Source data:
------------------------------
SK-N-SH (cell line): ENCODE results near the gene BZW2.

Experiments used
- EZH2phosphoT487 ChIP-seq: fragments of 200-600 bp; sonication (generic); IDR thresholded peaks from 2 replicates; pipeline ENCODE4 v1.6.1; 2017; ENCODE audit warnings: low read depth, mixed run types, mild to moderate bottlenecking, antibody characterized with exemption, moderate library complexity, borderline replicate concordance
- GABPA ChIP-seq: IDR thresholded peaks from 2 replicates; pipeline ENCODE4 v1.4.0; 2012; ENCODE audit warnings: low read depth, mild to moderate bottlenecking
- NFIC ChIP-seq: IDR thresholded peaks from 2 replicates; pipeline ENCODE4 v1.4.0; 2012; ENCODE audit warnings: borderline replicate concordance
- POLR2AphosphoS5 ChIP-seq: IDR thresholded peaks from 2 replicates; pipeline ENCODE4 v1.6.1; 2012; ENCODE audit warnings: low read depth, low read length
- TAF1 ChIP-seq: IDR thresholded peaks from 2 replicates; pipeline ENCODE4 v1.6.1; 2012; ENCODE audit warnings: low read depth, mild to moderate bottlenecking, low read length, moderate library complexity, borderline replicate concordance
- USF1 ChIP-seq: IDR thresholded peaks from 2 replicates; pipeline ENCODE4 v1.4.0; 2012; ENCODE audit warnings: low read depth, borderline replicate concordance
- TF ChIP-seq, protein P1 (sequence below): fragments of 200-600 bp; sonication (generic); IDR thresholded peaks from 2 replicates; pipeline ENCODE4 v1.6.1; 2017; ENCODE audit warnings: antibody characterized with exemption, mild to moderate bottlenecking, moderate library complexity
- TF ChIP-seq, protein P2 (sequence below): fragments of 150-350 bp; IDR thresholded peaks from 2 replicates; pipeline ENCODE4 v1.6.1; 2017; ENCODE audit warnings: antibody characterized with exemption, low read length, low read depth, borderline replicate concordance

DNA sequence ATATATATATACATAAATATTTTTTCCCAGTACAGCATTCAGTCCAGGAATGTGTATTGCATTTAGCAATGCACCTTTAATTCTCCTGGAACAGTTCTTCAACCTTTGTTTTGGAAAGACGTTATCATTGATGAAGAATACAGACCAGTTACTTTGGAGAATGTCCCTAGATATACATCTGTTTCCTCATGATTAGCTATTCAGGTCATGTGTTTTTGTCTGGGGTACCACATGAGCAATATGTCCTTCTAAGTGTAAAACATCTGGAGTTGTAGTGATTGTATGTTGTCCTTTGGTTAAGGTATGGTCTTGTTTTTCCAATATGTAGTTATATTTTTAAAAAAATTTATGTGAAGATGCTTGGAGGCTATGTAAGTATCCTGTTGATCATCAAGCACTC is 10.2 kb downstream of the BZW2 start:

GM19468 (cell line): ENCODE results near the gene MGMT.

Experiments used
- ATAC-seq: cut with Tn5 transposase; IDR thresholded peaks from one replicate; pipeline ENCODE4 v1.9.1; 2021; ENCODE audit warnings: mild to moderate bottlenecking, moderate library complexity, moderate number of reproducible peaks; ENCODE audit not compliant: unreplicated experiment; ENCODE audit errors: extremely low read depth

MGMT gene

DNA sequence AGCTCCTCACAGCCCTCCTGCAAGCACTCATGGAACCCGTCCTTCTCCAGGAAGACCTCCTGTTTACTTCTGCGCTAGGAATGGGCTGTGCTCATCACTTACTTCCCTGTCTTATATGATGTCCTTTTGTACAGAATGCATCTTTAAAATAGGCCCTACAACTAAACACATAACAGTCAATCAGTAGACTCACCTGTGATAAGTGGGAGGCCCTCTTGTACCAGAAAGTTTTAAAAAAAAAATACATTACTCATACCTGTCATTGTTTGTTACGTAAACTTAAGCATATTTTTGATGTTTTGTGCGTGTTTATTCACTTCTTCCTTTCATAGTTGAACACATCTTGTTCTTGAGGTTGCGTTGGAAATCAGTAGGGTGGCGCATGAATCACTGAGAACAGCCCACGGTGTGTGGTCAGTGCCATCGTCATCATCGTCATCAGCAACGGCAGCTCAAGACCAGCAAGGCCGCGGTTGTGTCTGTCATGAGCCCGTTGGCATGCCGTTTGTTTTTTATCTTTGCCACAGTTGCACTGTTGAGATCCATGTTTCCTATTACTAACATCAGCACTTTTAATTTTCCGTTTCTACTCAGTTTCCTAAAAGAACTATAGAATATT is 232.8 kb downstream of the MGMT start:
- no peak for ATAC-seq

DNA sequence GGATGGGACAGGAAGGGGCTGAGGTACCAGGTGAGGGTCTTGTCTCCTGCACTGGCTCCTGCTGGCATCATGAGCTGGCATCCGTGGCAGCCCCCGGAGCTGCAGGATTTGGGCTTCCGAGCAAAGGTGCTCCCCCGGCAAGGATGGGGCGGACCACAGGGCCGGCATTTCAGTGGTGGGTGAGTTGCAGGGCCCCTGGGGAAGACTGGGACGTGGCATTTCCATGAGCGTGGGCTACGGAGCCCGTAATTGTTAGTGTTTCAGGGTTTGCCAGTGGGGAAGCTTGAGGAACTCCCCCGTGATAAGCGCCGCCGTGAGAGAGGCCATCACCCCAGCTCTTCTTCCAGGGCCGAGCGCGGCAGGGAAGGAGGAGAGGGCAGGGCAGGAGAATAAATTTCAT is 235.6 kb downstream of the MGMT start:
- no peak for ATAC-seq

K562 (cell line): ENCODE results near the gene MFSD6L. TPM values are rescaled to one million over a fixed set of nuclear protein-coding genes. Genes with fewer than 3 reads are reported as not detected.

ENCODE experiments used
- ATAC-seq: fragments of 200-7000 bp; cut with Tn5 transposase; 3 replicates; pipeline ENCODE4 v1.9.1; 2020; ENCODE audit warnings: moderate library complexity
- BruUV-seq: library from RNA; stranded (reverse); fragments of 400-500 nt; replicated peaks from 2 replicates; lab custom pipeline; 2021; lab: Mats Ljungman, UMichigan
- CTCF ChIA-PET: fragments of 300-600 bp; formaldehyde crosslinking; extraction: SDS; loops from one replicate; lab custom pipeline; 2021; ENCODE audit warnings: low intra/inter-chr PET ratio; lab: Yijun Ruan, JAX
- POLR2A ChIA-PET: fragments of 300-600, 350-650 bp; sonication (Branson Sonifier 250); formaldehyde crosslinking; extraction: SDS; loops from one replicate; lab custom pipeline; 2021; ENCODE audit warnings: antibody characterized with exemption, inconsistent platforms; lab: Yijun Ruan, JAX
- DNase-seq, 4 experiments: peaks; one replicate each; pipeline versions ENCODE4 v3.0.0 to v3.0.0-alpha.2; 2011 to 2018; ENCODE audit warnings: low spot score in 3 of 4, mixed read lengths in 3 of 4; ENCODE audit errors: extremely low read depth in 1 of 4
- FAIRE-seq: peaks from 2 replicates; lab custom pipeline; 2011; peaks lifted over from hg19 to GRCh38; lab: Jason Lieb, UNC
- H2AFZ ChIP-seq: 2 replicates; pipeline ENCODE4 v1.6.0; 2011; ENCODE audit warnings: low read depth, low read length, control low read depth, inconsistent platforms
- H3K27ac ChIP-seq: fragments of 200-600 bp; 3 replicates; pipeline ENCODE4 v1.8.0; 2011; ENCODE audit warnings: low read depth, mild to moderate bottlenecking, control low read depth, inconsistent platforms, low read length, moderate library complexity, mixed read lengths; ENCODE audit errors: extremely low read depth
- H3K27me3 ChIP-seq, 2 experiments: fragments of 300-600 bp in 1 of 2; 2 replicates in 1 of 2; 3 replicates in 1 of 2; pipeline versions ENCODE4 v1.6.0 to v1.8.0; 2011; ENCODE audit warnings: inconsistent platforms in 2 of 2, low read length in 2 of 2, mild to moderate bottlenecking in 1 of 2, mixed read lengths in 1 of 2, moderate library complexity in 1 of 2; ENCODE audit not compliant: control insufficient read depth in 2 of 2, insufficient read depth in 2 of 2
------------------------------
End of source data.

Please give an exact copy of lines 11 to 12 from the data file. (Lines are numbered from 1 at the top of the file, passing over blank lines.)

DNA sequence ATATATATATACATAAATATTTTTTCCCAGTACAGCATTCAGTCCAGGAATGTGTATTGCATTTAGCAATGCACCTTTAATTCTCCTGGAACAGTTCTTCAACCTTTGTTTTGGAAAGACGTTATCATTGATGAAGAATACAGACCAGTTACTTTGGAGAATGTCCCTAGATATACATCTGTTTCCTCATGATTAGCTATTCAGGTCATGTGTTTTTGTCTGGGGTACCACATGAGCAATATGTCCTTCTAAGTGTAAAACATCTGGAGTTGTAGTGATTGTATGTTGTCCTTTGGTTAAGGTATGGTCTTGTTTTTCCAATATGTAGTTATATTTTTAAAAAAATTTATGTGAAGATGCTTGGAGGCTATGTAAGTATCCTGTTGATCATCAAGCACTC is 10.2 kb downstream of the BZW2 start:

GM19468 (cell line): ENCODE results near the gene MGMT.